A Sailor and His Cape Town Girl
In 2003, I sailed on two cargo ships from Los Angeles to Cape Town. On the voyage from London to Cape Town, a Filipino sailor told me about his Cape Town "girlfriend" who worked at one of the dockside nightclubs. Here's how I wrote about it back then (using pseudonyms here):
Manuel comes from a wealthy family near Manila. He says his father is a big-shot businessman who could have landed him a cushy office job with a dubious “import-export” firm, but he chose the more exciting life of an sailor. Lots of Filipinos try their luck as seamen, so he did too. He’s in his early thirties now, having worked as a seafarer for nine years.
One day he asks me if I have a girlfriend. I reply I do. In fact, she lives in Cape Town. His eyes light up, “You have a girlfriend in Cape Town?! Wow, me too! Me too!” He gives me a slap on the arm, buddies now.
Then he whispers conspiratorially, “The other guys are jealous that I have a girlfriend in Cape Town, so I don’t like to speak about her in public.”
“Ahhhh, right, of course,” I feign understanding.
He whips out a few pictures of a pasty white girl with black hair and a pleasant face. He gets a far-away look in his eyes as he talks about her. “That’s Christy, my girlfriend. I love her so much. She’s Portuguese.”
Manuel met Christy at one of dockside nightclubs where she works as a "barmaid." Though the club is known as a pick-up joint for sailors looking for prostitutes, Manuel assures me that Christy has nothing to do with that. She just works with the drinks. He boasts that he is the first guy who she met at the bar that she has really ever spent time with. “I’ve done this run to Cape Town a few times now, so when I first saw her at the club, I immediately fell in love. She’s so beautiful. Just look at her, man—isn’t she beautiful?!”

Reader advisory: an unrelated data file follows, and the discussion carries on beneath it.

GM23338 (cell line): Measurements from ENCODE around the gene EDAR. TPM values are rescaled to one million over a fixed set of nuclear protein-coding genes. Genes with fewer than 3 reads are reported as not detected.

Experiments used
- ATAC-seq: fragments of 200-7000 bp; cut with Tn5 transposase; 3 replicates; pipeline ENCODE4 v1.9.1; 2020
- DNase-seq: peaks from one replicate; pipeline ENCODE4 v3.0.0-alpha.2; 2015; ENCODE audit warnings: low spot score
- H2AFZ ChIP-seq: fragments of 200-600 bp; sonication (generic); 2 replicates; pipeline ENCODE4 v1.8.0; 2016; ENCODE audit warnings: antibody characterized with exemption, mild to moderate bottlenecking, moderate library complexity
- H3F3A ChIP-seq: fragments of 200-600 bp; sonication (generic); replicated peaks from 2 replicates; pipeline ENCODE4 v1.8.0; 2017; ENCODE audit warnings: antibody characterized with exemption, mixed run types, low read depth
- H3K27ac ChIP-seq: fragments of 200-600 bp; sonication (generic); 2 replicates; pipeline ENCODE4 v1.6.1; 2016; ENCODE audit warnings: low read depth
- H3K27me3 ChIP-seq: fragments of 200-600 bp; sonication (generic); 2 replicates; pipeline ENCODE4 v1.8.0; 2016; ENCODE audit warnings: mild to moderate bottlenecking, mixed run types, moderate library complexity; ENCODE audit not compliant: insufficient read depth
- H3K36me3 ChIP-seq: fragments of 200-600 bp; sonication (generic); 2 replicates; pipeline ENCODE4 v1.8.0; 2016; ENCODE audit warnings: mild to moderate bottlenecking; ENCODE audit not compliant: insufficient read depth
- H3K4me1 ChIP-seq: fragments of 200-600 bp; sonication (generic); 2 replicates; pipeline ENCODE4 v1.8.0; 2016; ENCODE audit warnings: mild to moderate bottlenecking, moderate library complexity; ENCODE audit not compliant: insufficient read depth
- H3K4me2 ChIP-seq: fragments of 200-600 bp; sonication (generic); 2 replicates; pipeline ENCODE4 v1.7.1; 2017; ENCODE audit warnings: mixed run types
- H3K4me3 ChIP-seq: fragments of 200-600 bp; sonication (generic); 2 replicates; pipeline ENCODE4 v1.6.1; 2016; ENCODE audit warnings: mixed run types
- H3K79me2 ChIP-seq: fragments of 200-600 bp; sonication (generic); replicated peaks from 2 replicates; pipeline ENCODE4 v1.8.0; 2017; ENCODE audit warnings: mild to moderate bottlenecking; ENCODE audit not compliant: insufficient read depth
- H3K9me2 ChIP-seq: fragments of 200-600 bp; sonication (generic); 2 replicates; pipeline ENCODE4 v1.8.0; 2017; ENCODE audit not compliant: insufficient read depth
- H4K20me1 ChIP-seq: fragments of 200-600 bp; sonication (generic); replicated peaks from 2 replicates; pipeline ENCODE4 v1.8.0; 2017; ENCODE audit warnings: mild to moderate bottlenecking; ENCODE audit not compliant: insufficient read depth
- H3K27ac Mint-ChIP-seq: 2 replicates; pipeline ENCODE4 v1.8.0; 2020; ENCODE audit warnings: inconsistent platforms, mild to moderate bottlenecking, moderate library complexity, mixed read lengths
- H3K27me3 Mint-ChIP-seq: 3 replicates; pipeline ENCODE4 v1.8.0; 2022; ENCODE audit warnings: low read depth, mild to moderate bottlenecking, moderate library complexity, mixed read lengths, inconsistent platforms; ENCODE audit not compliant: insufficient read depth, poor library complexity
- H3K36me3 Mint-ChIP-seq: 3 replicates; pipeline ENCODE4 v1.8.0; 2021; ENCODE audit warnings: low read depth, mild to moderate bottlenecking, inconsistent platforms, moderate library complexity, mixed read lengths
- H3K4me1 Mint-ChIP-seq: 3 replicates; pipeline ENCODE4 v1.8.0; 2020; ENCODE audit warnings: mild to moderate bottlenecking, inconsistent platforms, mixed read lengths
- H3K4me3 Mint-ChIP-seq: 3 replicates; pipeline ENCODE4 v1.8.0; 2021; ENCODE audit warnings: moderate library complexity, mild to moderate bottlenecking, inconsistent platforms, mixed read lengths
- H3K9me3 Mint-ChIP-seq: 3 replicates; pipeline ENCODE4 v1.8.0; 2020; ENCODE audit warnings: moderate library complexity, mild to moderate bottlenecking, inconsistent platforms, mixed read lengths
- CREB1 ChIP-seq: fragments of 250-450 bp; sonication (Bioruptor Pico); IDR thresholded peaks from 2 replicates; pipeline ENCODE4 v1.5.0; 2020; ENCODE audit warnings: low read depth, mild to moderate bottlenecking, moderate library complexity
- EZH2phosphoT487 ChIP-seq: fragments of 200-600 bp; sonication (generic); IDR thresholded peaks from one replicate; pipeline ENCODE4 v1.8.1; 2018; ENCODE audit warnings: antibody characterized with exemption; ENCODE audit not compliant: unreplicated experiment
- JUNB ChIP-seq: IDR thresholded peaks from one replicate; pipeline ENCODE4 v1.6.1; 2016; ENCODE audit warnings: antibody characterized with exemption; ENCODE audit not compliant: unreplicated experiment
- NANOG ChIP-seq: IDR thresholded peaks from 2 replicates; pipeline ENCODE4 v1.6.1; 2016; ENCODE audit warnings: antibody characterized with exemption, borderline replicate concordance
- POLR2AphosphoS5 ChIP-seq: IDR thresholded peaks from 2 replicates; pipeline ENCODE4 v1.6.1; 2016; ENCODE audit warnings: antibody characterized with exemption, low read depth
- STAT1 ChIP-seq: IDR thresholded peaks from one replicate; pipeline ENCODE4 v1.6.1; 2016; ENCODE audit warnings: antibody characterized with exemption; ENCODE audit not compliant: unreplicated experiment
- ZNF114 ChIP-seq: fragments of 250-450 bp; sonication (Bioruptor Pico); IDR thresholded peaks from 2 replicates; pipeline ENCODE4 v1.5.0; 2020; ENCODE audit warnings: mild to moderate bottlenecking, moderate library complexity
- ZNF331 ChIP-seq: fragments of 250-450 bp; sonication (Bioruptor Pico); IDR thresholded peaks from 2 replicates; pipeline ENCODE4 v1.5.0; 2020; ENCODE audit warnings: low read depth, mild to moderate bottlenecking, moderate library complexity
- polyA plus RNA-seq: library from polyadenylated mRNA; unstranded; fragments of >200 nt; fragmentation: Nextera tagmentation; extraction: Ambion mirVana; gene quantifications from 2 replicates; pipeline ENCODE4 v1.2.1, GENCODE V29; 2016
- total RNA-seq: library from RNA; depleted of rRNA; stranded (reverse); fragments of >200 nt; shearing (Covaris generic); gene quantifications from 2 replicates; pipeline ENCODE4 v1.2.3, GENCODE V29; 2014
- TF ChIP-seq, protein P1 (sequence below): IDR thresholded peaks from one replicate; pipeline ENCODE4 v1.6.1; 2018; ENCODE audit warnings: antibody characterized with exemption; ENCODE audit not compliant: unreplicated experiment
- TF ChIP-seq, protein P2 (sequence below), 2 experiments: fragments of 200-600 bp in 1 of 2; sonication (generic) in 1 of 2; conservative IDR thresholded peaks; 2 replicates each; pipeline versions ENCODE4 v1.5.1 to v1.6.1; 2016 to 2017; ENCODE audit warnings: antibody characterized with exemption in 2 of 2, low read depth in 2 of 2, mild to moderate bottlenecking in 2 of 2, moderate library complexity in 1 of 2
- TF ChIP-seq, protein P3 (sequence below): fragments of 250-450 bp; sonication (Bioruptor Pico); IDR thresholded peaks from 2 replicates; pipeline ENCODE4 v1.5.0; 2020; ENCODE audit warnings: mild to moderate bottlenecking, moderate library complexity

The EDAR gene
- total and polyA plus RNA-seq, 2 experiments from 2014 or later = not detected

I scrutinize the pictures, “Yah, a real peach, Manuel.”
“Yah, my beautiful peach," he exclaims. "So, after the first time we met, I wrote to her from the ship and even called her when I was back home. Then I saw her twice again after that when the ship came into Cape Town. We’ve remained faithful for the last two years.”
Manuel's gush of sincerity and vulnerability is refreshing. I'm happy for him. “That’s great, man. So why are you so secretive about it with the crew?"
I look at the pictures again. In one photo, Manuel’s got his flabby Superman arms wrapped around her as they perch on a barstool. His face is the image of pure contentment. In another, she rolls her eyes at the idea of being photographed behind the bar’s cash register. The third is a portrait shot of her in front of a line of fancy skyscrapers, not in Cape Town. In the last, a dog yips at her legs in her backyard.
When I ask where she lives, the name of the suburb reveals that it is one of the areas built for “poor whites” during the apartheid era. Apparently her family came to South Africa from Mozambique in the 1970s when the liberation war sent the Portuguese colonials packing.
“So do you have serious plans with this woman?” I ask.
“I’ve asked her to marry me three times already!” he exclaims.
“What?!” I jump.
“Yes, I want to marry this girl, but she says that she wants to take her time about it. She’s still in her early twenties, so wants to have a few more experiences in her life before she gets married. But I’m in my thirties, I’m ready now.”
“Wow, so she’s well-traveled!” I enthuse.
He emits a nervous laugh, “Yah, kind of. Uh, actually, a rich Chinese businessman who she met at the club offered her a trip to Hong Kong.” He quickly reassures me, “But it didn’t mean anything, it was just a holiday. She said that she didn’t do anything with the man, but just wanted to have a different experience. You know, travel a little. But she didn’t do anything with him. Nothing. I know. I trust her.”
I battle to compose my face to look convinced, “I’m sure you’re right, Manuel.” I can see that he is struggling too, anxiety creeping across his brow. I switch back to safer ground, “OK, so…still, do you think you’ll get married?”
Manuel’s back on a high again. “Oh yes, definitely. She just needs time. And after this trip to Cape Town, I’m sure she’ll be ready.”
Manuel wants to take Christy to the Philippines, maybe even give up his sailing career so that they can live together, as proper husband and wife, near his family. He might even take up that import-export job if she comes. He’ll build her a house too! And she can have lots of dogs! Etc.